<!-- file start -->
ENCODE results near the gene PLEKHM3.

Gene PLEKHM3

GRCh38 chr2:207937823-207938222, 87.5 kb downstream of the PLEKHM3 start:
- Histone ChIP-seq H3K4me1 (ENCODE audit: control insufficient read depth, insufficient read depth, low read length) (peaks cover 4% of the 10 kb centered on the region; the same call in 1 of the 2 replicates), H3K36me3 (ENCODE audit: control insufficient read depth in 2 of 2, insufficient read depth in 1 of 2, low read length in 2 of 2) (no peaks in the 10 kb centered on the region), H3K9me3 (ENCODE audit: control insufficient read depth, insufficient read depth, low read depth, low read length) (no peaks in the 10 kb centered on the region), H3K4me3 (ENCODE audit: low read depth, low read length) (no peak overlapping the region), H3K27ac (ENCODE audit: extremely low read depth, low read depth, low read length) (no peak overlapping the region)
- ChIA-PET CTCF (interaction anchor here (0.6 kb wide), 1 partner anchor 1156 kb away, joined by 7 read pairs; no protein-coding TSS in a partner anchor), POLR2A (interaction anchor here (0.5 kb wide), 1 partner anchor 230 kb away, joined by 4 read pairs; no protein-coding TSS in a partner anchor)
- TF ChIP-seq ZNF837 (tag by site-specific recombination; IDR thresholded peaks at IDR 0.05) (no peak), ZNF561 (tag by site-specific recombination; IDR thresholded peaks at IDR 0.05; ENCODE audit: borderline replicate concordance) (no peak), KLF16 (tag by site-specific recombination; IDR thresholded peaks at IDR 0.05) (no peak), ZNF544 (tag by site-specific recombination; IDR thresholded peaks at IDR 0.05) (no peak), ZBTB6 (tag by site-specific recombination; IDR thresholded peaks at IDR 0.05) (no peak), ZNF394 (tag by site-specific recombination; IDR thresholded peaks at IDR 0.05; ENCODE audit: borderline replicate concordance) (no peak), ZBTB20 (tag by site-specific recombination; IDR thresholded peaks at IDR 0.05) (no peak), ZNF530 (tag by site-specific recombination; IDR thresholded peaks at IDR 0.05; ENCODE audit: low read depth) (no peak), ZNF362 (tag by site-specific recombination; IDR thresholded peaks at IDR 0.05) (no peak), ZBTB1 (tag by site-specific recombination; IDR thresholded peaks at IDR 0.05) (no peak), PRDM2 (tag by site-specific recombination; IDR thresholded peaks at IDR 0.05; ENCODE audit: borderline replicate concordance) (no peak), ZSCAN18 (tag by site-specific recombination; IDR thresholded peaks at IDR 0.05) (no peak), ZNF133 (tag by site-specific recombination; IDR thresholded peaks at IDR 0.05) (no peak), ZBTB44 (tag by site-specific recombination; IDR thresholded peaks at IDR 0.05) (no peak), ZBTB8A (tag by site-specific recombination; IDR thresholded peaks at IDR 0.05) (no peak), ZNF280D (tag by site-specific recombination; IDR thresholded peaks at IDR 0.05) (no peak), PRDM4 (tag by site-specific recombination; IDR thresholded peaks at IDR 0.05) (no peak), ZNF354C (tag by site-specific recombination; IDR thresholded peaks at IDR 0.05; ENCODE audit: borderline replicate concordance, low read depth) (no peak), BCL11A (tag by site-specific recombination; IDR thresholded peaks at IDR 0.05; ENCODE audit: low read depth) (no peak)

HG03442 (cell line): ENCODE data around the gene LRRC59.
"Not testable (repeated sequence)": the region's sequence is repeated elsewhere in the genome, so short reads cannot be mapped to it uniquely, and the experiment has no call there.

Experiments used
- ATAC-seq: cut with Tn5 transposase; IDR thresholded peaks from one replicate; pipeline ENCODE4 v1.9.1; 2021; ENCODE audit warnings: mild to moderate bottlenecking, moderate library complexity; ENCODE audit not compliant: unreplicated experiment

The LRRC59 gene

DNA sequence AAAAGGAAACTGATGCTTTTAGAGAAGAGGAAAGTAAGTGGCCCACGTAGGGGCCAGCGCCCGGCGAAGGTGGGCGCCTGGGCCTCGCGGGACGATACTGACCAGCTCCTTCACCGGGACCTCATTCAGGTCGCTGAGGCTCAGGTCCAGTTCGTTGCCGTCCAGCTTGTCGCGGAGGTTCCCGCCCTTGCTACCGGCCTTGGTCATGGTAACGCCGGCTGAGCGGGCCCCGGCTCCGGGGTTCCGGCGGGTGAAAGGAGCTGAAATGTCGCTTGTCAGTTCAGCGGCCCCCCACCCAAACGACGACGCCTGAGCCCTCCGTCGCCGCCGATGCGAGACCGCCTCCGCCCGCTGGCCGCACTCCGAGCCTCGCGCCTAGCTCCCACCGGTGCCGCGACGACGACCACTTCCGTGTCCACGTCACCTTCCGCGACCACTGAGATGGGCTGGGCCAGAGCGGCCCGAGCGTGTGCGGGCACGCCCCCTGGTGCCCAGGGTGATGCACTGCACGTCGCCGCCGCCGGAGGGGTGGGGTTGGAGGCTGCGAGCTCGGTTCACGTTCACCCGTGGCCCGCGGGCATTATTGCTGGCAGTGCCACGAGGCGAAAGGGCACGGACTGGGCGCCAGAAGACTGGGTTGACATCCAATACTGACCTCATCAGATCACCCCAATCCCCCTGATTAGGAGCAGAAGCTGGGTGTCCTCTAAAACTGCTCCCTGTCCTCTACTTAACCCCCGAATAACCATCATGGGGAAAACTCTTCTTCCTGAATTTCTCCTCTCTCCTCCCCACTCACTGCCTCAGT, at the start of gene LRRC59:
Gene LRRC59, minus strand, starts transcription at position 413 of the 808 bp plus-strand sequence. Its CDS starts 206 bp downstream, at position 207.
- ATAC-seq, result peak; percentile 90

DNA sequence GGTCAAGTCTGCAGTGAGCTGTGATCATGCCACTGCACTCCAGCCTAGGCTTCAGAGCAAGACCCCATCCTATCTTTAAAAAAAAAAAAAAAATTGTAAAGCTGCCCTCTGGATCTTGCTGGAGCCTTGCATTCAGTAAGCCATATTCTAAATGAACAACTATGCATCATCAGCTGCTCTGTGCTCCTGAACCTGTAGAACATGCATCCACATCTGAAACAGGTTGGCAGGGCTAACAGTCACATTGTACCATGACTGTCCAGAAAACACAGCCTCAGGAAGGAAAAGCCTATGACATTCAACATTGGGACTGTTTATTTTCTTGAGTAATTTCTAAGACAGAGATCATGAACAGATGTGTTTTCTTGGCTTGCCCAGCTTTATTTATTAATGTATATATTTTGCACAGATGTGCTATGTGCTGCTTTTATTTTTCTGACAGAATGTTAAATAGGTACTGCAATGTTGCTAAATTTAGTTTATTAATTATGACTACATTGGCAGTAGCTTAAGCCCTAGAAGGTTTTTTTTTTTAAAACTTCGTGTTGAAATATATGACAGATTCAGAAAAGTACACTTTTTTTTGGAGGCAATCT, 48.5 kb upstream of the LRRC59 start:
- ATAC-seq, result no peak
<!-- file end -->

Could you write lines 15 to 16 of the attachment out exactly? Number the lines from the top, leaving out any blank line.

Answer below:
DNA sequence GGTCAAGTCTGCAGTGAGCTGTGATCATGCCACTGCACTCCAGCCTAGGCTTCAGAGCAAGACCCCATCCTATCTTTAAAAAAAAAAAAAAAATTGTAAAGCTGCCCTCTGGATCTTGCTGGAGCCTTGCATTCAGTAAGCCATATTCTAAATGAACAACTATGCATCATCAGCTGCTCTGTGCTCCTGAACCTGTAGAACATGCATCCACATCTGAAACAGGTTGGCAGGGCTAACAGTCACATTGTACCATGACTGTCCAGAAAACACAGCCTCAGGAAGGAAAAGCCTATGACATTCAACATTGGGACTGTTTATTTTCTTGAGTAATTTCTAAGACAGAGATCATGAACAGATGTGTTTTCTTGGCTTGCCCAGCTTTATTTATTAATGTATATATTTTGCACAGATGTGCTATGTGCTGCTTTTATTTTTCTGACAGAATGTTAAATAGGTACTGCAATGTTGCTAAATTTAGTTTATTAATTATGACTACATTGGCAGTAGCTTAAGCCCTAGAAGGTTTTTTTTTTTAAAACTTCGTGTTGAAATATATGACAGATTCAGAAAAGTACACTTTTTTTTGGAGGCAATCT, 48.5 kb upstream of the LRRC59 start:
- ATAC-seq, result no peak